A will is a simple legal document that states who will inherit your assets after you die. Also called a “last will and testament,” a will is essentially an outline of your final wishes. It communicates to your spouse or another beneficiary who should care for your minor children how you would like your assets distributed—and to whom—as well as any special considerations regarding funeral arrangements or other end-of-life requests.

There are four main types of wills: a simple, testamentary trust, joint, and living will. Trusted legal counsel for estate planning wills can help you determine your current situation’s best will or multiple wills.

A vital estate planning tool will give you peace of mind that your assets and wishes will be honored when you’re gone or if you become incapacitated and cannot speak for yourself.

Does Everyone Need a Will?

Most people over 18 should consider protecting themselves with a will. If you are married, have kids, and are starting to accrue more assets, preserving what you’ve built and passing it on to your family when you die is essential.

If you die without a will, those wishes may not be fulfilled, and the court can decide where your assets should go. In addition, your rightful heirs will likely get caught in probate court and have to spend money, time, and energy trying to settle your affairs on your behalf. This can be an emotional and financially draining process.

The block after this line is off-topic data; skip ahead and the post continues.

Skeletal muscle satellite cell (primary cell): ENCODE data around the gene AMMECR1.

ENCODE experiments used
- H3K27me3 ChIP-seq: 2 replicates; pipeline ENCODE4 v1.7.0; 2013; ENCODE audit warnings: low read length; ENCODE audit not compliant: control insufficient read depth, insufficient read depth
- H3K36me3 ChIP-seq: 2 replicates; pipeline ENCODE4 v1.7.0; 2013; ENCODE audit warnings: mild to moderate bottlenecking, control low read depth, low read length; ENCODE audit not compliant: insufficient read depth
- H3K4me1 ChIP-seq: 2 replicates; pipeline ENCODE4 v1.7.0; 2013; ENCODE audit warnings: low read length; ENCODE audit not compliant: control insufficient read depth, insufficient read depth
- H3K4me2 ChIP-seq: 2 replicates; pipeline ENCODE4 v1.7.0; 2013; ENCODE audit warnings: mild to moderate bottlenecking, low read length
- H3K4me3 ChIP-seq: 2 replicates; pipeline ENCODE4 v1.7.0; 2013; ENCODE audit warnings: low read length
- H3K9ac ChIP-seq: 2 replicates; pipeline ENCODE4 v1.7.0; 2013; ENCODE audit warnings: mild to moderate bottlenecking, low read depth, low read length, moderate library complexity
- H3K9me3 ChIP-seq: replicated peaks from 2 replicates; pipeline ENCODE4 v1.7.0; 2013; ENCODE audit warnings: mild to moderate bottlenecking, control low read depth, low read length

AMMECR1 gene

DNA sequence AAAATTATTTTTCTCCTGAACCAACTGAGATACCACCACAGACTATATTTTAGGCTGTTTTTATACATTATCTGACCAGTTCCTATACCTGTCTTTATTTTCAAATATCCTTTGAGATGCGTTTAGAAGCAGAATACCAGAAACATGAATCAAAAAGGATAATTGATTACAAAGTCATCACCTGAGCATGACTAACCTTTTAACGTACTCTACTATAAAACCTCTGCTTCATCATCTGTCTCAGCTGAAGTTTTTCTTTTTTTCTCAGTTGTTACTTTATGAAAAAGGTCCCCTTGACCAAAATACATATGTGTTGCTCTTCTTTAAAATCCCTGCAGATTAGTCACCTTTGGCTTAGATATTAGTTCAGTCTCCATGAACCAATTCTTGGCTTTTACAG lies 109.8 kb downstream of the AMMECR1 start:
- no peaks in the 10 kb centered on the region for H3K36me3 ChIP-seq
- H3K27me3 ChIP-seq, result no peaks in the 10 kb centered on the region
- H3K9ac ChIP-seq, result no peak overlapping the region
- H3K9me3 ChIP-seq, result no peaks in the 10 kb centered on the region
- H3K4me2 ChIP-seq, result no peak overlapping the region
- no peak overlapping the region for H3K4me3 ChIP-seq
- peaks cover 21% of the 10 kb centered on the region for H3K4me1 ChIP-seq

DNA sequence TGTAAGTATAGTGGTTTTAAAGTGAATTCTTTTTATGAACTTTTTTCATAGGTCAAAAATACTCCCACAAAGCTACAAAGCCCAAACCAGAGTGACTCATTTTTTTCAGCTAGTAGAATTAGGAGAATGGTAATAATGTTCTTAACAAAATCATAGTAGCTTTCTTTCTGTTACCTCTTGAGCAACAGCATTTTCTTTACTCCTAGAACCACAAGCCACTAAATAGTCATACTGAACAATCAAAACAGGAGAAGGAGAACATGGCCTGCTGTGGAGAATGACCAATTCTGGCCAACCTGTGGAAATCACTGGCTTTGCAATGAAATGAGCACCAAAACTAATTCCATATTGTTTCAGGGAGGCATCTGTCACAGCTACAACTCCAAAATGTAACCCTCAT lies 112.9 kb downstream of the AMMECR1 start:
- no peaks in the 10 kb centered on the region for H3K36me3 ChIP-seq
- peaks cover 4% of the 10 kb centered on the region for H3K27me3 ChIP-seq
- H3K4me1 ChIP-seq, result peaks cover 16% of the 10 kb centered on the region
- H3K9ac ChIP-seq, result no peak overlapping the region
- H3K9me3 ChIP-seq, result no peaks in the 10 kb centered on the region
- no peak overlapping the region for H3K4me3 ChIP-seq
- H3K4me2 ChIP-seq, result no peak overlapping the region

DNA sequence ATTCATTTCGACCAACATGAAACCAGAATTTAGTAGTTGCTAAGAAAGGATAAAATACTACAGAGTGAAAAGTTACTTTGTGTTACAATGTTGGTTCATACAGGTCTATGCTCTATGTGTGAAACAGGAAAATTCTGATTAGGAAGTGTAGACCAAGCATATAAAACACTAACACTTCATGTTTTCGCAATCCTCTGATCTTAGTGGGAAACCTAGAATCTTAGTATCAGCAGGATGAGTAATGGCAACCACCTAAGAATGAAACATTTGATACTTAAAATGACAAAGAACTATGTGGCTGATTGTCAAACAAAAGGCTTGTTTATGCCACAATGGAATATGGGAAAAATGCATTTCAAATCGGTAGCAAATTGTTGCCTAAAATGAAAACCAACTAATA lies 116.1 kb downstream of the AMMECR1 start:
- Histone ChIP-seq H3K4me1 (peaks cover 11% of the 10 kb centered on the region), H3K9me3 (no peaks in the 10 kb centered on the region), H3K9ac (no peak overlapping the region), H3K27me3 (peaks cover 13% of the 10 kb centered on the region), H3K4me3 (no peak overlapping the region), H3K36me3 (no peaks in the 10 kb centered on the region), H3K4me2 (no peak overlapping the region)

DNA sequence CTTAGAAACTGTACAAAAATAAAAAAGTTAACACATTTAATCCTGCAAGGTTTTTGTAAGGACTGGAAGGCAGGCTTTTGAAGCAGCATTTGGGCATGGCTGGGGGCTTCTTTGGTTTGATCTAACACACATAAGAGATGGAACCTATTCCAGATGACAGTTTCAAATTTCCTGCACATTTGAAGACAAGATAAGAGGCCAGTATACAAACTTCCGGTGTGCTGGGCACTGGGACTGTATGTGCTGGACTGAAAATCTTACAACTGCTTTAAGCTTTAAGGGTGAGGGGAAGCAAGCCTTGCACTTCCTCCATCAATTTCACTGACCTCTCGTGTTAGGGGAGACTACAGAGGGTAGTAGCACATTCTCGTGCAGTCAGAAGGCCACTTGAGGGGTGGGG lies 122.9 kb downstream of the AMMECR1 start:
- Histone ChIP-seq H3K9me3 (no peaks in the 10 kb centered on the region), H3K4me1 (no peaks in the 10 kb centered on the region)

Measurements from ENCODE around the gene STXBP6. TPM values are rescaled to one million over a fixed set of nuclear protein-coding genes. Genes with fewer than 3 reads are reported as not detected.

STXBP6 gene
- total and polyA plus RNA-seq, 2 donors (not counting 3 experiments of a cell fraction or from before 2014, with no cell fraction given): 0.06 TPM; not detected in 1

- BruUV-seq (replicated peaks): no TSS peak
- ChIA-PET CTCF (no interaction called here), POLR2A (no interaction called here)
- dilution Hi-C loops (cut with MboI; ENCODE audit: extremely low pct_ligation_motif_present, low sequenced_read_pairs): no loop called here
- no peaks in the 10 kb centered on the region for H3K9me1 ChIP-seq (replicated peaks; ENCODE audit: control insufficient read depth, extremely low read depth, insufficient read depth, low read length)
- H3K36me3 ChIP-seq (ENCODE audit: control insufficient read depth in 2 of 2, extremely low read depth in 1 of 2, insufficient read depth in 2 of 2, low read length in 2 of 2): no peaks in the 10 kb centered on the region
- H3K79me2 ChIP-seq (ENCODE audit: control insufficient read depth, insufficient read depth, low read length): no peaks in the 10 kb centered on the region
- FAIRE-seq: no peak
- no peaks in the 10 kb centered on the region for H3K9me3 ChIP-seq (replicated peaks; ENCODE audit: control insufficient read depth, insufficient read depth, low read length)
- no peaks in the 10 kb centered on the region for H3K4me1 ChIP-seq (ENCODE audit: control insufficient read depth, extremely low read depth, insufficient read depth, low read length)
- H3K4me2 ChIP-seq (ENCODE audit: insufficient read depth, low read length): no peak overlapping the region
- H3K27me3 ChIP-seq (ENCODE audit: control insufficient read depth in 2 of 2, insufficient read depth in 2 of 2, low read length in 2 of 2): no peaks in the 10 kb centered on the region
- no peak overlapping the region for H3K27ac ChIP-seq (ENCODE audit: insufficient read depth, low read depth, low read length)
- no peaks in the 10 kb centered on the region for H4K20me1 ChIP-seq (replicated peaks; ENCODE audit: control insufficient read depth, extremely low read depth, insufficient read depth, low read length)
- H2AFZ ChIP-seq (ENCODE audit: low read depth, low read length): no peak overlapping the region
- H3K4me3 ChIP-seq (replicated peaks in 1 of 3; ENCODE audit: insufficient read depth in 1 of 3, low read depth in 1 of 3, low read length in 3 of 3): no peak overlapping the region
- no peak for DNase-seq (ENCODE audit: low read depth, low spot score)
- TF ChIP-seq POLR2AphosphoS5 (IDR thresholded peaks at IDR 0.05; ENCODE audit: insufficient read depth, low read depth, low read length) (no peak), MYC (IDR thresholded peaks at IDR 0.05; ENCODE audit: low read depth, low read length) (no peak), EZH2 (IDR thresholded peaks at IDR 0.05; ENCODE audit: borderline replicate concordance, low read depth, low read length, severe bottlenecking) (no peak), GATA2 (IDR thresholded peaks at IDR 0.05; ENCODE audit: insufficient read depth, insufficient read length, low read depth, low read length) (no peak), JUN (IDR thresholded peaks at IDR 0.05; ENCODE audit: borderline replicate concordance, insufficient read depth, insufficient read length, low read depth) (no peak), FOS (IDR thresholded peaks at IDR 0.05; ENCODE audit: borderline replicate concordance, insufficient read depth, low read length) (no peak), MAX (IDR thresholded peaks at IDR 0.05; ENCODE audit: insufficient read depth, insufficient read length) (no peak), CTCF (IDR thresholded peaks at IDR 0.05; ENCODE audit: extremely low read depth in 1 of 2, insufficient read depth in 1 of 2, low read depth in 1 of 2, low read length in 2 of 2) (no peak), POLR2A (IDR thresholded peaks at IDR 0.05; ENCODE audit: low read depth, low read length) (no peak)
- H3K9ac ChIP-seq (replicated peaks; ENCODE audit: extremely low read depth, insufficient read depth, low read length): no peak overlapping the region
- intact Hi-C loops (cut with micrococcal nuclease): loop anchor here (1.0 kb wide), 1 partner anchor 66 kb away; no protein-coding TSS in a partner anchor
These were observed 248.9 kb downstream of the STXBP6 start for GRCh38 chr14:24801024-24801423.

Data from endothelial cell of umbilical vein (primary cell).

With a will, you can be clear about who receives your assets—and who should not—and identify the right people to care for your children. You can also give gifts and charitable donations.

What Should I Include in a Will?

A will should be clear and direct. It should include:

  • Basic personal information
  • A letter of intent
  • The language that declares testamentary intent
  • An appointed executor whom you trust
  • An appointed guardian
  • A list of property and beneficiaries
  • Two valid witnesses upon signature

It would help if you were of sound mind when creating a will so that family members or estranged relatives cannot try to contest your will in court. An attorney can help you create a will and include the correct legal language and directives.

How Can an Attorney Help Me?

Figuring out where to start with estate planning is often the most challenging part. Our attorneys can help ease the burden.

Creating and managing a will is an important step. Our attorneys will review your goals, gather the most critical information, and help you draft a will according to your wishes. With this, we will consider other legal tools such as a trust to help your family avoid probate court and other legal hassles.

Our attorneys also can help you review your will and estate plan every few years or as any pivotal or life-changing events happen. These legal documents are meant to be flexible to change with life.

Protect your future and book a call with our attorneys today: (516) 809-7735.